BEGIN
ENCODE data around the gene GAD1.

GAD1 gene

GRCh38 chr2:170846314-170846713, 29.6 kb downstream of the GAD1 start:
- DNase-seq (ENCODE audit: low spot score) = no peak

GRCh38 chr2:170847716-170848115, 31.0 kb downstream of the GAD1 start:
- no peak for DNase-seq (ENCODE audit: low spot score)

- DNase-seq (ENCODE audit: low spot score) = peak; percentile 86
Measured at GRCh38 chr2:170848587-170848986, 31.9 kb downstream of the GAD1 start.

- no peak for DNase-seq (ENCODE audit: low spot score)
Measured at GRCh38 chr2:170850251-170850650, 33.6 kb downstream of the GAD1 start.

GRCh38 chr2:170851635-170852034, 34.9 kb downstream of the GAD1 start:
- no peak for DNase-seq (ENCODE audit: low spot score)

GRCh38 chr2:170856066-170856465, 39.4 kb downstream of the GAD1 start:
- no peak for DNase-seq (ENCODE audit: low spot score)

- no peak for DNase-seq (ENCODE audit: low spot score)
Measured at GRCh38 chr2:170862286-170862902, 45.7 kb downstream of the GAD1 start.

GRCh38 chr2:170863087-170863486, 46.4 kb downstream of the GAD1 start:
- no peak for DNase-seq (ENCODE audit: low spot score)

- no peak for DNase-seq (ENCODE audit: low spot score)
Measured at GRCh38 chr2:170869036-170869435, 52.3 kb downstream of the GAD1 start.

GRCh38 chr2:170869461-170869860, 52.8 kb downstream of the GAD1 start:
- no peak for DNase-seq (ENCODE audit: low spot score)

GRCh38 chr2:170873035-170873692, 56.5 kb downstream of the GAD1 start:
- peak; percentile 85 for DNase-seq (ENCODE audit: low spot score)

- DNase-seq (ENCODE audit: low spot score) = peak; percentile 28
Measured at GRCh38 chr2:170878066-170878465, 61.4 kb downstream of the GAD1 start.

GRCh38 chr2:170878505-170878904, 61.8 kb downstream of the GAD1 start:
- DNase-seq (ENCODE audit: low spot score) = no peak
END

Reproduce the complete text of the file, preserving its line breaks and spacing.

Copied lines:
ENCODE data around the gene GAD1.

GAD1 gene

GRCh38 chr2:170846314-170846713, 29.6 kb downstream of the GAD1 start:
- DNase-seq (ENCODE audit: low spot score) = no peak

GRCh38 chr2:170847716-170848115, 31.0 kb downstream of the GAD1 start:
- no peak for DNase-seq (ENCODE audit: low spot score)

- DNase-seq (ENCODE audit: low spot score) = peak; percentile 86
Measured at GRCh38 chr2:170848587-170848986, 31.9 kb downstream of the GAD1 start.

- no peak for DNase-seq (ENCODE audit: low spot score)
Measured at GRCh38 chr2:170850251-170850650, 33.6 kb downstream of the GAD1 start.

GRCh38 chr2:170851635-170852034, 34.9 kb downstream of the GAD1 start:
- no peak for DNase-seq (ENCODE audit: low spot score)

GRCh38 chr2:170856066-170856465, 39.4 kb downstream of the GAD1 start:
- no peak for DNase-seq (ENCODE audit: low spot score)

- no peak for DNase-seq (ENCODE audit: low spot score)
Measured at GRCh38 chr2:170862286-170862902, 45.7 kb downstream of the GAD1 start.

GRCh38 chr2:170863087-170863486, 46.4 kb downstream of the GAD1 start:
- no peak for DNase-seq (ENCODE audit: low spot score)

- no peak for DNase-seq (ENCODE audit: low spot score)
Measured at GRCh38 chr2:170869036-170869435, 52.3 kb downstream of the GAD1 start.

GRCh38 chr2:170869461-170869860, 52.8 kb downstream of the GAD1 start:
- no peak for DNase-seq (ENCODE audit: low spot score)

GRCh38 chr2:170873035-170873692, 56.5 kb downstream of the GAD1 start:
- peak; percentile 85 for DNase-seq (ENCODE audit: low spot score)

- DNase-seq (ENCODE audit: low spot score) = peak; percentile 28
Measured at GRCh38 chr2:170878066-170878465, 61.4 kb downstream of the GAD1 start.

GRCh38 chr2:170878505-170878904, 61.8 kb downstream of the GAD1 start:
- DNase-seq (ENCODE audit: low spot score) = no peak